Advisory committee members also noted mill closures earlier this year in Banks, Philomath and Springfield, with the panel and forest product industry officials and advocates blaming the HCP and state and federal policies for logging industry challenges.

“Thanks to arbitrary policy decisions made by politicians and agencies in Salem and Washington, DC., this is now resulting in the loss of mills, jobs and other benefits to our communities,” said Nick Smith, a public affairs official with the American Forest Resource Council in an email exchange with The Canyon Weekly. “And once those mills, jobs and infrastructure are gone, it becomes exponentially more difficult to keep forests healthy, reduce severe wildfire risks and maximize carbon storage and sequestration in our forests.”

“State Forester Cal Mukumoto and the Board of Forestry did the right thing for our shared forests, fish, and birds, all in the face of intense opposition,” countered Casey Kulla of Oregon Wild in an email. “Oregonians spoke up, and the Board of Forestry listened, adopting a state forest habitat conservation plan that is both necessary for following federal law and a compromise balancing timber harvest and protections. There’s a lot of hope today for the future of these forests that so many of us treasure and rely on.”

Kulla’s organization, and a coalition of eight other environmental groups, including the Sierra Club, the Wild Salmon Center and Cascadia Wildlands, challenged industry claims of a logging downturn.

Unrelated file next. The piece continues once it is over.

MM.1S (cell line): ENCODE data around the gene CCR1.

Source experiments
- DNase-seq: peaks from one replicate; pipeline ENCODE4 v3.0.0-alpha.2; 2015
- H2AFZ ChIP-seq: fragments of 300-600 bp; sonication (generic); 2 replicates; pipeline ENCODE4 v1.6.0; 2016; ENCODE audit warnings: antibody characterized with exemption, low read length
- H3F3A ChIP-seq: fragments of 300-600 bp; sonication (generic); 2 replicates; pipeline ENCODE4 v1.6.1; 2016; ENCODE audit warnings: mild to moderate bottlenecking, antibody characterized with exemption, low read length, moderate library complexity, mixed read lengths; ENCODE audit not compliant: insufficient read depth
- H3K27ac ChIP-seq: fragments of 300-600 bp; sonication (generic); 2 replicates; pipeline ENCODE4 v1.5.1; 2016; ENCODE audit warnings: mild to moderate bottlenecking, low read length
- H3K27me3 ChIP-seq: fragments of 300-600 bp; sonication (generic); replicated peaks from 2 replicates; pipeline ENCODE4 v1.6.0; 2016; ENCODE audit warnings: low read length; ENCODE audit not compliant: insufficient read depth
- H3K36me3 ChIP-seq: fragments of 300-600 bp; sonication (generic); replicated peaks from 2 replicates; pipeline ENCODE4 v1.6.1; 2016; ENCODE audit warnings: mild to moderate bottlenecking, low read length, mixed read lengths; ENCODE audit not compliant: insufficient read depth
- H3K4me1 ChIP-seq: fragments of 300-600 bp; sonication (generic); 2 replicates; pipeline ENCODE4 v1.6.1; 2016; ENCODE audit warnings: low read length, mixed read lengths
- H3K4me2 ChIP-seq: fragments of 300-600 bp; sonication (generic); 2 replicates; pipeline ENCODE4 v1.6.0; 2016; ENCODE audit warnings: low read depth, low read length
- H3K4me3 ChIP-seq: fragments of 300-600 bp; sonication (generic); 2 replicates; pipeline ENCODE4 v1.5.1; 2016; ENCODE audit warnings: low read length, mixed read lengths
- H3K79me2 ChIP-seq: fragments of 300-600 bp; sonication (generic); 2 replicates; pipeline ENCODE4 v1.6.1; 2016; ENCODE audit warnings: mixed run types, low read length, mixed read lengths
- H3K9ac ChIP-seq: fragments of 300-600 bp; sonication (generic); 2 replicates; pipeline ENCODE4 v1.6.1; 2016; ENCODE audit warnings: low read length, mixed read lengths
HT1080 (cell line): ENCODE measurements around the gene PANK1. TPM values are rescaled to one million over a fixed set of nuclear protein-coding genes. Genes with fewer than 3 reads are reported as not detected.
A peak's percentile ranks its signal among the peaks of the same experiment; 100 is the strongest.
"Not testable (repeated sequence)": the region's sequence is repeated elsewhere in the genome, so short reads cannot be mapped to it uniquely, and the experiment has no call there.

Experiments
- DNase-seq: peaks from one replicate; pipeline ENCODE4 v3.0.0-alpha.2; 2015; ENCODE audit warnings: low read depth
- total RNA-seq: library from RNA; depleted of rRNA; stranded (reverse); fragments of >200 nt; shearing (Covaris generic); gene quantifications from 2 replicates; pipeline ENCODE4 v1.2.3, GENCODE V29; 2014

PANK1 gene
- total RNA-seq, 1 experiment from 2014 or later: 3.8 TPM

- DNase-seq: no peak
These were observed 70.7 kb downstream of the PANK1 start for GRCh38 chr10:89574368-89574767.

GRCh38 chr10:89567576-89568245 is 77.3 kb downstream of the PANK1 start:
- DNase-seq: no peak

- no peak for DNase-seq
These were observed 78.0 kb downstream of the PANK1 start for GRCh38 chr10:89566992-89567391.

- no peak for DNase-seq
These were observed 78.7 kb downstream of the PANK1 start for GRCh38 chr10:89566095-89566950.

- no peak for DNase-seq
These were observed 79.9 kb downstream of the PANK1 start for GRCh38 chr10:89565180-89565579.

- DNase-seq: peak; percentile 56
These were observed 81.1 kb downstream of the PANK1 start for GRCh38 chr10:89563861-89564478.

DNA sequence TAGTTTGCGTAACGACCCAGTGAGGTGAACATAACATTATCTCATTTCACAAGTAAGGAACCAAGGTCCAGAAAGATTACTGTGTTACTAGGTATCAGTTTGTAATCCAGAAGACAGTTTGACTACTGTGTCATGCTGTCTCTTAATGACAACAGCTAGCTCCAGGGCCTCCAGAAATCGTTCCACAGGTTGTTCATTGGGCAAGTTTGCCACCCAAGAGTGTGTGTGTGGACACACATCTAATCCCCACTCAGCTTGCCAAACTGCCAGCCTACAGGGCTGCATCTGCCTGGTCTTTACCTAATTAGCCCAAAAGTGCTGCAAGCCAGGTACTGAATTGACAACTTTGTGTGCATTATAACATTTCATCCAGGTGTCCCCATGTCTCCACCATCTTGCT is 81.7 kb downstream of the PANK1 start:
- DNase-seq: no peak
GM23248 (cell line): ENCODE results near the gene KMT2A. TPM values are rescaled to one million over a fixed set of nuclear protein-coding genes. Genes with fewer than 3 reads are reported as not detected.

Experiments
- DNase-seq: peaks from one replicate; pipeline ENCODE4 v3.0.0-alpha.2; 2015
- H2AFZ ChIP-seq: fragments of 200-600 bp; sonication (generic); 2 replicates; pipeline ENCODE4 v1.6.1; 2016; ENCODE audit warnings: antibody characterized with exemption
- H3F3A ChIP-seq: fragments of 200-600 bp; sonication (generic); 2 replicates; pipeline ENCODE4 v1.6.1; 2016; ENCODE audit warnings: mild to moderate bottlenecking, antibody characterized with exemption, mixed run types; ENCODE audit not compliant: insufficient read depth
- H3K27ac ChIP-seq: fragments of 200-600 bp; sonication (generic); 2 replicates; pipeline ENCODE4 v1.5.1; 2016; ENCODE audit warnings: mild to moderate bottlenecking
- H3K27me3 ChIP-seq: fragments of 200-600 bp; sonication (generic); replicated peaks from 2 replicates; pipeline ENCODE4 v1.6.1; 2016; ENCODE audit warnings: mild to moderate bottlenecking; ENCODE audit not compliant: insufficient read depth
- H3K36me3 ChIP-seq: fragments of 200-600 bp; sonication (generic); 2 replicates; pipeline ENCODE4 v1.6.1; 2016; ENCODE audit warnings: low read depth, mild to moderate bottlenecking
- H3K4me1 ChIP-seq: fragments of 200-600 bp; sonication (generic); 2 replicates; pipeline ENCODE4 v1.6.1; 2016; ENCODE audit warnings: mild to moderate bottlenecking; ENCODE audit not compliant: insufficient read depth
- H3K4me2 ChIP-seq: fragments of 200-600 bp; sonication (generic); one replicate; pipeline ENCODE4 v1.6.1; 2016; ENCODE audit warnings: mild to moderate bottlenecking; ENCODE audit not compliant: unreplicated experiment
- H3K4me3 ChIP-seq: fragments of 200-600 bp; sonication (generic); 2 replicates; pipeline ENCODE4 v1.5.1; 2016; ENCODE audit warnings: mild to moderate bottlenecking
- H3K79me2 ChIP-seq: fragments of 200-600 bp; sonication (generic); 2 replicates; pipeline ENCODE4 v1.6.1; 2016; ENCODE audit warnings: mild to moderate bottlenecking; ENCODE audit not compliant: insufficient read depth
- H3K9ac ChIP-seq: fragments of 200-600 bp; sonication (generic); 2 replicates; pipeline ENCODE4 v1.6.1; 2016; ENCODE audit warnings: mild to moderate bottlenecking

“While some members of the timber industry blame recent mill closures on the state forest HCP, this claim is unsupported by the facts,” a coalition press release said. “Oregon is experiencing an unprecedented investment in mill capacity.”

The statement cited a $700 million expansion by Roseburg Forest Products and plans for a new cutting and stud mill by Sierra Pacific as well as a $150 million investment by Hampton Lumber in Willamina. Hampton closed the Banks mill noted by HCP opponents, but the coalition claimed “this appears to be a case of corporate restructuring and expansion.”

Although not involved directly in the process, Gov. Tina Kotek issued a March 5 statement to the board before the vote noting “my office has followed through on the commitment I made last April to investigate whether and how we might alleviate the fiscal impact to Trust Land Counties from reduced harvest levels anticipated under an HCP.

“That work with representatives of the counties continues, but I want you to know that I see a viable pathway forward to address the estimated reduction in timber receipts that would result from implementing the anticipated HCP. 

“Should the HCP go forward at your direction, I am committed to continuing this work with the expectation of bringing a proposal to the 2025 legislative session to permanently address the estimated shortfall.”